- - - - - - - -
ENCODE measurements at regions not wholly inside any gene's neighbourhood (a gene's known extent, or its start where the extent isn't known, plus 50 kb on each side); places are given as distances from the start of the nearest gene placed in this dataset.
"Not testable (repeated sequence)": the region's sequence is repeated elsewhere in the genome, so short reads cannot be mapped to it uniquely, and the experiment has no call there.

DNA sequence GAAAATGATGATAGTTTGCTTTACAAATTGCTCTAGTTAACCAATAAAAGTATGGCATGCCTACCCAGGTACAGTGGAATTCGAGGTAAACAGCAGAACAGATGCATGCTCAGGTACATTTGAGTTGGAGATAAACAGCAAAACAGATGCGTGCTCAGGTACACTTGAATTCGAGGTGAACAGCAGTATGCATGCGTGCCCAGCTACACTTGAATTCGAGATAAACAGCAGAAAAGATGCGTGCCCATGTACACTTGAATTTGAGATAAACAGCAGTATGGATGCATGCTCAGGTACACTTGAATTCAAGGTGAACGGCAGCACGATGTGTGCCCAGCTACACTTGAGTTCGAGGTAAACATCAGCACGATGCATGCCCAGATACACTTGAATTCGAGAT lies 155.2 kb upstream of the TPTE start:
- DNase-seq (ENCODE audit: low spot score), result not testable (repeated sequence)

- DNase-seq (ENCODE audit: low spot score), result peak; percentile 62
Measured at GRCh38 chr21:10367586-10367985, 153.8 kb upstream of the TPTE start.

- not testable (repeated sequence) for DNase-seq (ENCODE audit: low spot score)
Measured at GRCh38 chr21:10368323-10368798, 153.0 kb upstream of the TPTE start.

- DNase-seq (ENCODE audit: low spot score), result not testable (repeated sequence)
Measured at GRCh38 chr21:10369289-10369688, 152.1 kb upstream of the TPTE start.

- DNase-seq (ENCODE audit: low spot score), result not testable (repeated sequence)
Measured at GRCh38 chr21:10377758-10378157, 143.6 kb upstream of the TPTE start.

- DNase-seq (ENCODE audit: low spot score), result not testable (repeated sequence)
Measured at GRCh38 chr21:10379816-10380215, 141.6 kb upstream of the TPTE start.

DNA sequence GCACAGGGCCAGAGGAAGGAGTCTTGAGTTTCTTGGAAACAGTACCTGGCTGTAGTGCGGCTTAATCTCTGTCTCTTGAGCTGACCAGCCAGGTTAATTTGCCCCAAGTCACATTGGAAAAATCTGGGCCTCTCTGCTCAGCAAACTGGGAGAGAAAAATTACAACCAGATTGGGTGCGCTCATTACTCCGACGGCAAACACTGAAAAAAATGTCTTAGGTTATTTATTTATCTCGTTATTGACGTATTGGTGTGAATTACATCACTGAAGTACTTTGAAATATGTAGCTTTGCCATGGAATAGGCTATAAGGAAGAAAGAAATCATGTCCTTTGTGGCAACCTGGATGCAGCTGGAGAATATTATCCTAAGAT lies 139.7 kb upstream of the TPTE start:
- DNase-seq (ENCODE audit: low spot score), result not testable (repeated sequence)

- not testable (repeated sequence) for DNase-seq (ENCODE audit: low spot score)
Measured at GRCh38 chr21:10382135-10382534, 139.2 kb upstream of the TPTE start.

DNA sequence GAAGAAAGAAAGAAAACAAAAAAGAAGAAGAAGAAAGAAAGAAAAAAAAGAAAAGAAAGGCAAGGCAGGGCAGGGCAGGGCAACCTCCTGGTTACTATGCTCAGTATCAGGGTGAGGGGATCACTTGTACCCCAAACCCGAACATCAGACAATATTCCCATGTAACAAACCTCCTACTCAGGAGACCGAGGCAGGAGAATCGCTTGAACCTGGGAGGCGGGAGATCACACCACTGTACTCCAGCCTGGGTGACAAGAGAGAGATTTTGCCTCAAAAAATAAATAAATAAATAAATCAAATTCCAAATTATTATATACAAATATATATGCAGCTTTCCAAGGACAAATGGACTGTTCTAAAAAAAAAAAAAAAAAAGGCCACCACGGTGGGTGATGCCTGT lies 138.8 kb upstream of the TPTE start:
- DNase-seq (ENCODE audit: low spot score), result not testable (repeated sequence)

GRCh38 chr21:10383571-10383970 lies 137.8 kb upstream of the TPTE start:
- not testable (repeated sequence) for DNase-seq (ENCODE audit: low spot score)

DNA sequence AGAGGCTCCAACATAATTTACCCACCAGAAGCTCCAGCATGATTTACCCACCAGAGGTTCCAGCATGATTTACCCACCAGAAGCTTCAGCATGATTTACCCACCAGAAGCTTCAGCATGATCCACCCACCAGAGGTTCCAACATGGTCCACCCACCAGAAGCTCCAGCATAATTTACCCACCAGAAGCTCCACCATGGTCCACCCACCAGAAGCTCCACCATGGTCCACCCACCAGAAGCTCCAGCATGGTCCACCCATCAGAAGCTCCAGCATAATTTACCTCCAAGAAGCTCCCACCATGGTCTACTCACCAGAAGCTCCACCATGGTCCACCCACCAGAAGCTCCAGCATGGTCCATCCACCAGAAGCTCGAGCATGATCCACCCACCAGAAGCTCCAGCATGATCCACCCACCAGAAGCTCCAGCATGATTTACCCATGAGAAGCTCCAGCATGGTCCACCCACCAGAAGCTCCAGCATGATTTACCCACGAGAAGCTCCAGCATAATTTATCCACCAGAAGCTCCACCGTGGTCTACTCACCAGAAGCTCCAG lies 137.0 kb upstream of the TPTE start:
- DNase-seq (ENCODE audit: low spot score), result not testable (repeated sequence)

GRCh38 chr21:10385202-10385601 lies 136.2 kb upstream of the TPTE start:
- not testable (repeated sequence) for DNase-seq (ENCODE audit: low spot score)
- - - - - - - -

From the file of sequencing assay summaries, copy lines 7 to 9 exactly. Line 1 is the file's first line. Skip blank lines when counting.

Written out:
- not testable (repeated sequence) for DNase-seq (ENCODE audit: low spot score)
Measured at GRCh38 chr21:10368323-10368798, 153.0 kb upstream of the TPTE start.

- DNase-seq (ENCODE audit: low spot score), result not testable (repeated sequence)